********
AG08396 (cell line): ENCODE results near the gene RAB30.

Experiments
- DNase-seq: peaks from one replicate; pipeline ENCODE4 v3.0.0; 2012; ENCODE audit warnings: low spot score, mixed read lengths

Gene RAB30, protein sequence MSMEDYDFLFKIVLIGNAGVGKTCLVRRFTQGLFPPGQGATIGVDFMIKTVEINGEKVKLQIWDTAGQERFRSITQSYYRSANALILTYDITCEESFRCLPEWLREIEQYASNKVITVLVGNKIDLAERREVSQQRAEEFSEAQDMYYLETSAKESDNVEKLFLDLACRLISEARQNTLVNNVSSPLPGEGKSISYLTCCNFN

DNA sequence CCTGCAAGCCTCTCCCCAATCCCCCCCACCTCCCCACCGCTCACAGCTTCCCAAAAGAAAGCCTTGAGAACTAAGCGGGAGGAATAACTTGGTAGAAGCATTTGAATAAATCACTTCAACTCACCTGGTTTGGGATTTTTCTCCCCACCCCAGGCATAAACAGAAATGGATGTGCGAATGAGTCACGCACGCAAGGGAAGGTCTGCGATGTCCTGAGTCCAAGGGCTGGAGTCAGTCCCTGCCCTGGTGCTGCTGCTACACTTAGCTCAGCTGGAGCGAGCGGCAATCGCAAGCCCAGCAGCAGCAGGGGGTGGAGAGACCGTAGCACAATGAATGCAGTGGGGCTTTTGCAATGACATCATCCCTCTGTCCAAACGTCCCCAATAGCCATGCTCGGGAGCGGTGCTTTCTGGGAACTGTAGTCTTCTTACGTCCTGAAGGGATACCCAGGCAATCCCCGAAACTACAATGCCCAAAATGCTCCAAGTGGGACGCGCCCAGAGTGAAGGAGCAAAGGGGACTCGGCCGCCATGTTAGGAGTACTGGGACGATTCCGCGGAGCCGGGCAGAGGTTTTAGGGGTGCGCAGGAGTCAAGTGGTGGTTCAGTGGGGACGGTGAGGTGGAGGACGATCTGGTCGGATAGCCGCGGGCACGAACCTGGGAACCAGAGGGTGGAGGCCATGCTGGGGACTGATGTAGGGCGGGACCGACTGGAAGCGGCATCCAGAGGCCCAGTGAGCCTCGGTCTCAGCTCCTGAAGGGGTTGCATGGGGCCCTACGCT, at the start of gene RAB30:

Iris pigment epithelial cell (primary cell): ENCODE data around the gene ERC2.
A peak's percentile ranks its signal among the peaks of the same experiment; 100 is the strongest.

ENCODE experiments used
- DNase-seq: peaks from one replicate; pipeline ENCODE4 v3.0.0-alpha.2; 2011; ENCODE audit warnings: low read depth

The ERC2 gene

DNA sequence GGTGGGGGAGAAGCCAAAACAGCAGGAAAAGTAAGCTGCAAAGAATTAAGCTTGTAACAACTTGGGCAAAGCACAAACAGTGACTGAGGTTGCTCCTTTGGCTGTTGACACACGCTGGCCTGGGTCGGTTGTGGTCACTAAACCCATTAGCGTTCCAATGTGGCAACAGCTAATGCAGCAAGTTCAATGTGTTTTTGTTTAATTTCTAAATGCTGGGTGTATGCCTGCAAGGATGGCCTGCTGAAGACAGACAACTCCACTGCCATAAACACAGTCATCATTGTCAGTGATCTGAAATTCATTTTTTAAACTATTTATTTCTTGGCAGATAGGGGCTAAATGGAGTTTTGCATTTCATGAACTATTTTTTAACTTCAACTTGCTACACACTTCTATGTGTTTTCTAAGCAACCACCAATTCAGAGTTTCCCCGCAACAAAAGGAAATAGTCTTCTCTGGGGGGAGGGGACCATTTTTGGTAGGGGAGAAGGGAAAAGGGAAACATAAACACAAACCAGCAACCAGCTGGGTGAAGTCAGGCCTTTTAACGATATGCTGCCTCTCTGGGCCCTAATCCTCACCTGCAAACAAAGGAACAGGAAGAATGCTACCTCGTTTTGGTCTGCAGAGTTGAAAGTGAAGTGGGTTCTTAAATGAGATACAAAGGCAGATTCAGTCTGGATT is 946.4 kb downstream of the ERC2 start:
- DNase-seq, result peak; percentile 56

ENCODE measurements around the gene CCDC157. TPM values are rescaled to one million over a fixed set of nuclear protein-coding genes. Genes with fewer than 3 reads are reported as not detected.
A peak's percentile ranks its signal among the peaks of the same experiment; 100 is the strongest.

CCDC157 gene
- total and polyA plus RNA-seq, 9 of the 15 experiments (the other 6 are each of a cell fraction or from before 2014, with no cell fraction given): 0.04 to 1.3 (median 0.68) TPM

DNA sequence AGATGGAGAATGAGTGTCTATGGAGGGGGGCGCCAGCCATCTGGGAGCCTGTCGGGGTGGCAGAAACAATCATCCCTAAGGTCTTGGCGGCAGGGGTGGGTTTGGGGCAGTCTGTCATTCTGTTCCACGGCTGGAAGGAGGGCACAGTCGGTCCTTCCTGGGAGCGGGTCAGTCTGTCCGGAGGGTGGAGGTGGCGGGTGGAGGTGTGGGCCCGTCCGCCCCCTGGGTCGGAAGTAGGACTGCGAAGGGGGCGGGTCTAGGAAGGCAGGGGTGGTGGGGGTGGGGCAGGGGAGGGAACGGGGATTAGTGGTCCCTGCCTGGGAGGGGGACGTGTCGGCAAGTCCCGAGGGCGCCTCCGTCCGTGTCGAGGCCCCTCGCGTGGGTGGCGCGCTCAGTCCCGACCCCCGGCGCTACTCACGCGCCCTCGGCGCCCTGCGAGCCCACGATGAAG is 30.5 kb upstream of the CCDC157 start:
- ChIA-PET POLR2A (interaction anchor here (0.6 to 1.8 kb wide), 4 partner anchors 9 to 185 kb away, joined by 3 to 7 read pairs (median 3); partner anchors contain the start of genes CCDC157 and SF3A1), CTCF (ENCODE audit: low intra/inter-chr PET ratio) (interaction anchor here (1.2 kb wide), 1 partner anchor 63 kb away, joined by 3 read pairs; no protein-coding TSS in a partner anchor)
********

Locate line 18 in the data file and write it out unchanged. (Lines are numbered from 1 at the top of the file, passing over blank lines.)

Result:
- ChIA-PET POLR2A (interaction anchor here (0.6 to 1.8 kb wide), 4 partner anchors 9 to 185 kb away, joined by 3 to 7 read pairs (median 3); partner anchors contain the start of genes CCDC157 and SF3A1), CTCF (ENCODE audit: low intra/inter-chr PET ratio) (interaction anchor here (1.2 kb wide), 1 partner anchor 63 kb away, joined by 3 read pairs; no protein-coding TSS in a partner anchor)